by Dr. Gregory Bartha

July 2, 2018

“I want one moment in time when I’m more than I thought I could be.” These are the words of the song sung by Whitney Houston for the 1988 Olympics. It is Susie Mauldin’s favorite song. It inspired her when she heard it then, and it is an apt description of her character now.

Susie is the new director of the Belize Hospital and Palliative Care Foundation, taking over from Dr. Beatrice Thompson, who is on a leave of absence. The organization has been in a very disorganized state, and Susie is trying to restore order, and institute good record keeping and accountability.

Five years ago, she would never have believed she would be doing what she is now. She had no desire to leave Midland and no idea of moving to a foreign country to work. Then, with the encouragement of Vicki Jay, former director of the Rays of Hope Organization associated with Hospice of Midland, she went to a conference in Belize on grief. By chance, she met Dr. Beatrice Thompson who told her this story.

Dr. Thompson was leaving work at the Karl Heusner Hospital in Belize City. She saw a woman sitting on a street curb looking completely despondent. She asked the woman what her problem was. The lady said that she had advanced breast cancer. She was now destitute after selling all her property and possessions to have surgery and several chemotherapy treatments. She had a large open wound on her chest which would not heal and which she covered with a piece of carpet and duct tape. Her doctor told her that he would no longer see her because she had no money. Dr. Thompson assured her that the Hospice group would help her. When Susie heard this story, she knew she had to come to Belize to work with people like this lady who were suffering with cancer and other complicated medical problems. She got all her affairs in order and one and a half years later moved to Belize.

The transition has not been easy for her. She had little help finding a good place to live, and little help in completing all the paperwork requirements for residence in Belize. Finally, she managed to find a pleasant place to live and has made many friends since she started working at Belize Hospice and Palliative Care as director of volunteer services. She found the organization to be very chaotic with no records of equipment lent out, no volunteer time sheets, no documentation of volunteer visits, and an incomplete patient list.

She is making a great effort to correct these deficiencies. She has also gotten the oxygen concentrators checked out and made operational, and has developed a plan to ensure that the hospital beds lent out are properly assembled and are in good working order. She has a core of four to five dedicated volunteers to help her. Also, Dr. David Murillo is volunteering on a part-time basis. He is a graduate of the Latin American Medical School in Cuba and is well-trained in general medicine.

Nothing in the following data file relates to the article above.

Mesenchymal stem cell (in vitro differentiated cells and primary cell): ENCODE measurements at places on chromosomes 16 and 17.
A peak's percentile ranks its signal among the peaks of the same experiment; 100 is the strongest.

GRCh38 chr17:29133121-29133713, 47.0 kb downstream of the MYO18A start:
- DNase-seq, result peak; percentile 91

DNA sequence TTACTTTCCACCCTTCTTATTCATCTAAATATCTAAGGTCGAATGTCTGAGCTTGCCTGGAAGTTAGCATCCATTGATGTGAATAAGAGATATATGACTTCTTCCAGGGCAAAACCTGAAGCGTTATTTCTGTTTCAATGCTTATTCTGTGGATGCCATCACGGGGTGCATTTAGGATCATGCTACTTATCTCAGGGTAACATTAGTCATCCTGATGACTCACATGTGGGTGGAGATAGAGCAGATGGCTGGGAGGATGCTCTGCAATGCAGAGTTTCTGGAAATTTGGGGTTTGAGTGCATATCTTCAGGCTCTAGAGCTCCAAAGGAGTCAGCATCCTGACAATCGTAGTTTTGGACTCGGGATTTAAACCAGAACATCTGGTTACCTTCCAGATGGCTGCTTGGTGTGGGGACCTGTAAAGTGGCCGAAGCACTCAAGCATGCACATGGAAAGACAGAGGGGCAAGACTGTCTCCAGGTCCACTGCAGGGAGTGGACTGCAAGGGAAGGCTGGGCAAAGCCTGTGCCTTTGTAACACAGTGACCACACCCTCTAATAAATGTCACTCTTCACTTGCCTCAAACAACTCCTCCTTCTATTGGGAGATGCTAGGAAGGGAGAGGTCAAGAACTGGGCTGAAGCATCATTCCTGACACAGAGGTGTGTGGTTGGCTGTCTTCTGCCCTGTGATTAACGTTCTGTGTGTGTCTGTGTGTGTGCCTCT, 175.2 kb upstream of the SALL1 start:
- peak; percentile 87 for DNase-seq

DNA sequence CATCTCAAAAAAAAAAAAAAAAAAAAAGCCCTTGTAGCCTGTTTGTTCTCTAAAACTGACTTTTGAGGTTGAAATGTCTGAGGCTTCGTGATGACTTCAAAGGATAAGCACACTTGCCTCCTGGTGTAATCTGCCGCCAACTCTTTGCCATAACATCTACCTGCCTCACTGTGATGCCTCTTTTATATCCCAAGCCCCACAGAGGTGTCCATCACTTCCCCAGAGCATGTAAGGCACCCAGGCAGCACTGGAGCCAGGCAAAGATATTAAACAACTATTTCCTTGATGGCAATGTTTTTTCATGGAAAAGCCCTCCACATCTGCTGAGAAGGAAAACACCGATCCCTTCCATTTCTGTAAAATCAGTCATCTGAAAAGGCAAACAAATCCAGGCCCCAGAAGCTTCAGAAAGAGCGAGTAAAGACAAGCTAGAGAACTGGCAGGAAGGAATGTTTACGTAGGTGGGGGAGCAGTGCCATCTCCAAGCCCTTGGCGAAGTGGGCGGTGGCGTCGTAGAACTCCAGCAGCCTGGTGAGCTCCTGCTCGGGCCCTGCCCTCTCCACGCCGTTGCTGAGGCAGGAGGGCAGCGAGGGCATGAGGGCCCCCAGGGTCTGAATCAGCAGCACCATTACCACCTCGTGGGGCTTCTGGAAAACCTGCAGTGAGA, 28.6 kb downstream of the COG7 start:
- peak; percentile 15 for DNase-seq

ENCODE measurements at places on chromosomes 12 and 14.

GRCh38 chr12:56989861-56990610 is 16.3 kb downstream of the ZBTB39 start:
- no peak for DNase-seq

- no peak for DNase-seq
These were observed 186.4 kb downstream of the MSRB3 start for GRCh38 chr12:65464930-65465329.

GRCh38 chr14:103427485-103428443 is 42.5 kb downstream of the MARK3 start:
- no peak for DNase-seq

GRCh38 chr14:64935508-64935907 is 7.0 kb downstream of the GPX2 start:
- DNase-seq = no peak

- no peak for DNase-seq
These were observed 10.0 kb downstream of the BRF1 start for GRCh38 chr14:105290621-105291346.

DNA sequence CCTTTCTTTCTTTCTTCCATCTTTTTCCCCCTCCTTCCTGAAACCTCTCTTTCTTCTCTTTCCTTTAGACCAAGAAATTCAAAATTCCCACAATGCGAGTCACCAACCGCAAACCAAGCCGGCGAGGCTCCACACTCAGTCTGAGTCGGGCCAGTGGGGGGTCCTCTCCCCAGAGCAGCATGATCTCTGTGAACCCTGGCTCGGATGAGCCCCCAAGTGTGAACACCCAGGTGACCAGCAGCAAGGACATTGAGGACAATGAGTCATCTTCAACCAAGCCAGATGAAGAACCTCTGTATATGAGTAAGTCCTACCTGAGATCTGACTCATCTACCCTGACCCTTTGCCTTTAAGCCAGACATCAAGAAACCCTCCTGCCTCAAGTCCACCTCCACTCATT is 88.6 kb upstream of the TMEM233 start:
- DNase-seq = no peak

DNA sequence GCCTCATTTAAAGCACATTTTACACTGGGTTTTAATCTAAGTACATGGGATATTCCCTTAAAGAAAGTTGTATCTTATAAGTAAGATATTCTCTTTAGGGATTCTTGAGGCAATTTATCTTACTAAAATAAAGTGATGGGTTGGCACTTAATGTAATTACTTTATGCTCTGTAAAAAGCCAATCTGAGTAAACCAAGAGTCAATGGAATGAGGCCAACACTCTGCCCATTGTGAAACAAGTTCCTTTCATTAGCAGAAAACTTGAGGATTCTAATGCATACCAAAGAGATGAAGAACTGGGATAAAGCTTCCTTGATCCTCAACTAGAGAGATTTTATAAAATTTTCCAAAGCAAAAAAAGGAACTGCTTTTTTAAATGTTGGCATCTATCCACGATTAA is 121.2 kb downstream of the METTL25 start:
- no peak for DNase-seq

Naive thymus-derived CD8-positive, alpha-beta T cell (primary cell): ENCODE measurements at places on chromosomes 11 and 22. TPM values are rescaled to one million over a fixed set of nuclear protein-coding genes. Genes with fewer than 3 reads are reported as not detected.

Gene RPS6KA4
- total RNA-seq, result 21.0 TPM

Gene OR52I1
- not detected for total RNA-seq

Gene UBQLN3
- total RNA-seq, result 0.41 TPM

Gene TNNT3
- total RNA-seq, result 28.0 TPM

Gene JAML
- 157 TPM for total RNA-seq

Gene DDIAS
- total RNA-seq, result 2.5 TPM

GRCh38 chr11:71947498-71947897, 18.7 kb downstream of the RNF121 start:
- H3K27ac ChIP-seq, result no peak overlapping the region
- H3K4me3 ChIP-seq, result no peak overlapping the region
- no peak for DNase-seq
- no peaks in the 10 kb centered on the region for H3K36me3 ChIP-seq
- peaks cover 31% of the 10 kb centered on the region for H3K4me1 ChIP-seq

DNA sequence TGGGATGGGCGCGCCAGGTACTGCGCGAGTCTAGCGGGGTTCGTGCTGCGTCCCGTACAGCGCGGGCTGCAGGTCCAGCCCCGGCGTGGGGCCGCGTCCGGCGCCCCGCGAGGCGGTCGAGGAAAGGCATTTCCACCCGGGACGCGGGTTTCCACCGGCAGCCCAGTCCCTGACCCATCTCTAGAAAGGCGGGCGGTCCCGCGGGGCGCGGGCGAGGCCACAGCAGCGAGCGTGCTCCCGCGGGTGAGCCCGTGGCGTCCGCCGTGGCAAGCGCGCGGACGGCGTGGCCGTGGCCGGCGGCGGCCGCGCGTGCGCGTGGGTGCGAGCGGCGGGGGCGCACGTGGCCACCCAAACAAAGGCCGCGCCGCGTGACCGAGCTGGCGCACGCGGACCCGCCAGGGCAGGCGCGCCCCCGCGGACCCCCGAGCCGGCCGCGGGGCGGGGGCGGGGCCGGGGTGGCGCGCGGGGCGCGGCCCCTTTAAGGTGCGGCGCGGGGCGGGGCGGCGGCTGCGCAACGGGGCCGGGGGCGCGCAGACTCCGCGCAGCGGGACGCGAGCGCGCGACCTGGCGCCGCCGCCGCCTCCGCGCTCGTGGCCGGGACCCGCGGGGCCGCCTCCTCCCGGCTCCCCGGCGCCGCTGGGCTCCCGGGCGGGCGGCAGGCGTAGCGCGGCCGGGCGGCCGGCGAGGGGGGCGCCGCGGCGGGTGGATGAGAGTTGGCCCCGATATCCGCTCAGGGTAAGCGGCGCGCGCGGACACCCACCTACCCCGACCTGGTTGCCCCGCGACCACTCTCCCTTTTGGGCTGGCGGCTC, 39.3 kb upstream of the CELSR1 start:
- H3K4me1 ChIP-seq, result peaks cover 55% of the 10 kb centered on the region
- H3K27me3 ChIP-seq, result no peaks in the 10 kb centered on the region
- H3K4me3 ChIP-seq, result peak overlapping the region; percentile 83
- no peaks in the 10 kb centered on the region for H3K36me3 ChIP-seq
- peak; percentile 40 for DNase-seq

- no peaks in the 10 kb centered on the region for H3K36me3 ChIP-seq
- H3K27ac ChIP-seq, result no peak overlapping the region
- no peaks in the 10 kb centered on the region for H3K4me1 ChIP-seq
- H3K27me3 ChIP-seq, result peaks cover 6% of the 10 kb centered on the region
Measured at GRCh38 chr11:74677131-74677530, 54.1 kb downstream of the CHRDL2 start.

Susie is a remarkable person. After she visits the home, she assesses the needs very quickly and is on the phone finding out what resources are available to solve the problem. She has arranged to get ramps built at the home of paralyzed patients, and outside bathroom constructed for a quadriplegic, and has brought food and medical supplies to families who are destitute. The energy, kindness and compassion she shows on a daily basis are amazing.

Susie told me this story. Veronica, a close neighbor of hers, has four children ages five, four, three and one. Her husband is a policeman. They live in a small home and their yard was completely trashed out. One day while working in her yard, Susie heard nonstop whimpering coming from that direction. She went to investigate and found a large emaciated dog chained to a tree. The family had apparently left on a long trip. She took water to the dog. It drank a full gallon and then ate a large amount of food which Susie brought. The dog loved Susie after her second visit. She continued the watering and feeding for two more weeks until the family returned.

Susie heard a message from God – “You took care of the dog, but what are you doing for the family?” She hired a crew to clean up the yard and paid for trash pickup for six months. One of the yard cleaners liked the dog and got permission to take it home. She invited Veronica and her children to a coloring party in her home. It was wild – paper and crayons thrown everywhere. Susie has continued her friendship with Veronica and her children. She has also hosted several hot dog parties for other neighborhood children and pays the young boys to do cleanup work around the area.

Susie is most certainly the Good Samaritan in the fullest Biblical sense. And referring back to the Olympic song, she is more than she thought she could be in many moments every day.

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